Key Contacts

    • Senior Director, Head of Marketing & Communications, Greater China T: +852 2846 7460 EAA Lic No E-426684
    • Director, Public Relations T: +852 2846 7175


Visiting Us

Hong Kong

Knight Frank
4/F Shui On Centre
6-8 Harbour Road
Hong Kong
Hong Kong
T: +852 2840 1177
F: + 852 2840 0600

News from Knight Frank Hong Kong

Slower growth in Mainland housing market amid cooling measures

24 February 2017

Knight Frank today releases the fourth quarter (Q4) 2016 Greater China Property Market Report which looks at the Grade-A office, luxury residential and prime retail property markets in Beijing, Shanghai, Guangzhou, Hong Kong and Taipei. During Q4 of 2016, residential markets in major Mainland cities slowed down amid further market cooling policies. The office and retail markets faced various challenges in Q4, including a flood of new supply.

Grade-A Office
In Q4 2016, three new Grade-A office buildings in Beijing resulted in a higher vacancy rate and lower rentals. Shanghai also saw a huge amount of new office space come onto the market. In Hong Kong, the leasing market remained lukewarm on Hong Kong Island, limited by the lack of available space. The Kowloon market, in contrast, remained active, driven by strong relocation demand from tenants on Hong Kong Island. Looking ahead, abundant upcoming Grade-A office supply on the Mainland is expected to suppress rental growth and push up vacancy rates in major cities.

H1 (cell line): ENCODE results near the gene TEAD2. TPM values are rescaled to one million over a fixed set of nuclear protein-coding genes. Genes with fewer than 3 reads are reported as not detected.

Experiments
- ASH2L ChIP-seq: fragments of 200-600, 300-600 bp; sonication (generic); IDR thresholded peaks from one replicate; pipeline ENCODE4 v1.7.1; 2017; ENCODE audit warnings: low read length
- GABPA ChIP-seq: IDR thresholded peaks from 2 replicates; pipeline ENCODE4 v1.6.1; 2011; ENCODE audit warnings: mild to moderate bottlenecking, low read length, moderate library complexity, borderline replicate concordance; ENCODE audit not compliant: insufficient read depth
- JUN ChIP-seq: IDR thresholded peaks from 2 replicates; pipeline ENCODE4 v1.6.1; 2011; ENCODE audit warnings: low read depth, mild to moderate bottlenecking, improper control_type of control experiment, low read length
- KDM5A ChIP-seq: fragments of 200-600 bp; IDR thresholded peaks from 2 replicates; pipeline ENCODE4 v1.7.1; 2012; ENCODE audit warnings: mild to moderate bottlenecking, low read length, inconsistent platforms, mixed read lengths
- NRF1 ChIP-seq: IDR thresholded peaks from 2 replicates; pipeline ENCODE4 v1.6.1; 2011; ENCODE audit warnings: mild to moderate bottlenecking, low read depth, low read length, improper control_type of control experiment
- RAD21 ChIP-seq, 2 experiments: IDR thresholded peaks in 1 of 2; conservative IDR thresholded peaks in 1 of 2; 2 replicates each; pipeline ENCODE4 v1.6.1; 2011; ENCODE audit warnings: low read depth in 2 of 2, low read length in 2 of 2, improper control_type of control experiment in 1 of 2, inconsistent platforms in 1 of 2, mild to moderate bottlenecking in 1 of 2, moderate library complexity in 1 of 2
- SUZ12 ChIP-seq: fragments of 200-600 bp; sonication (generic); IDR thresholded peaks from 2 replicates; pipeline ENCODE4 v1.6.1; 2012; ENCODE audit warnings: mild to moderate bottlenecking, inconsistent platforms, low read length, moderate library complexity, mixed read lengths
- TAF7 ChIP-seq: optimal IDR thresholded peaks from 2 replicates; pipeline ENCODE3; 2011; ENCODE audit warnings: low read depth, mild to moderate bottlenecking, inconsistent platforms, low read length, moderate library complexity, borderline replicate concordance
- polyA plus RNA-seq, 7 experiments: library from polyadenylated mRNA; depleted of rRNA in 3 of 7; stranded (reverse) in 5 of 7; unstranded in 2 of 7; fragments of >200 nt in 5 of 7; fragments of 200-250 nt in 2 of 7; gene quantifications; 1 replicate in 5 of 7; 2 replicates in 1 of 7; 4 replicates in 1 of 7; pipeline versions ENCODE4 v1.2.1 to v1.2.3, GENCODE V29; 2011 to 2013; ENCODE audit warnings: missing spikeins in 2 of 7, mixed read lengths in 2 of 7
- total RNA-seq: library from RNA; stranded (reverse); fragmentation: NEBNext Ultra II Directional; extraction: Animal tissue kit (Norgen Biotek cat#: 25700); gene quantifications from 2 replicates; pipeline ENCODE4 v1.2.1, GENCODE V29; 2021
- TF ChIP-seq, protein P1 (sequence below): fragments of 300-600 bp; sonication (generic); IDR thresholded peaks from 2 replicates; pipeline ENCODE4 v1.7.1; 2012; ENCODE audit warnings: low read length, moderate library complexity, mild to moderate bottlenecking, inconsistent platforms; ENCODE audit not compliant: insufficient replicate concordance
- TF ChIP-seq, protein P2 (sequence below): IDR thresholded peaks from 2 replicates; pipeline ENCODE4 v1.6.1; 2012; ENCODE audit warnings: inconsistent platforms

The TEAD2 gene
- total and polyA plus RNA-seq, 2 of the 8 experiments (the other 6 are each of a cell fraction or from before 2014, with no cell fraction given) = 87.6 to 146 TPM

Luxury Residential
The Beijing municipal government released the latest market cooling policies at the end of September. New-home transaction volume fell and the growth in prices slowed. In November, the Shanghai Housing Construction Committee announced new cooling measures, resulting in a drop in luxury residential transaction volume. In early November, the Hong Kong government lifted the Double Stamp Duty rate for residential properties to a standardised 15%, leading to a significant reduction in residential sales in the following month. This policy is expected to have a greater impact on mass secondary sales than on super-luxury and primary sales. Looking ahead, residential sales on the Mainland are likely to decline, while growth in home prices in first and second-tier cities will slow down this year.
In Q4 2016, five shopping malls opened in Beijing, all located in decentralised or suburban areas. Shanghai also experienced a high rate of mall openings, with nine retail malls opening either officially or through soft launch. Two prime shopping centres opened in Guangzhou, Hong Kong’s retail sales value and visitor arrival figures improved towards the end of 2016. The market is expected to bottom in the first half of 2017 and remain steady for a period of 9-12 months. With fewer Mainland visitors and booming e-commerce, Taipei’s traditional retail industry did not record significant growth in the traditional peak season.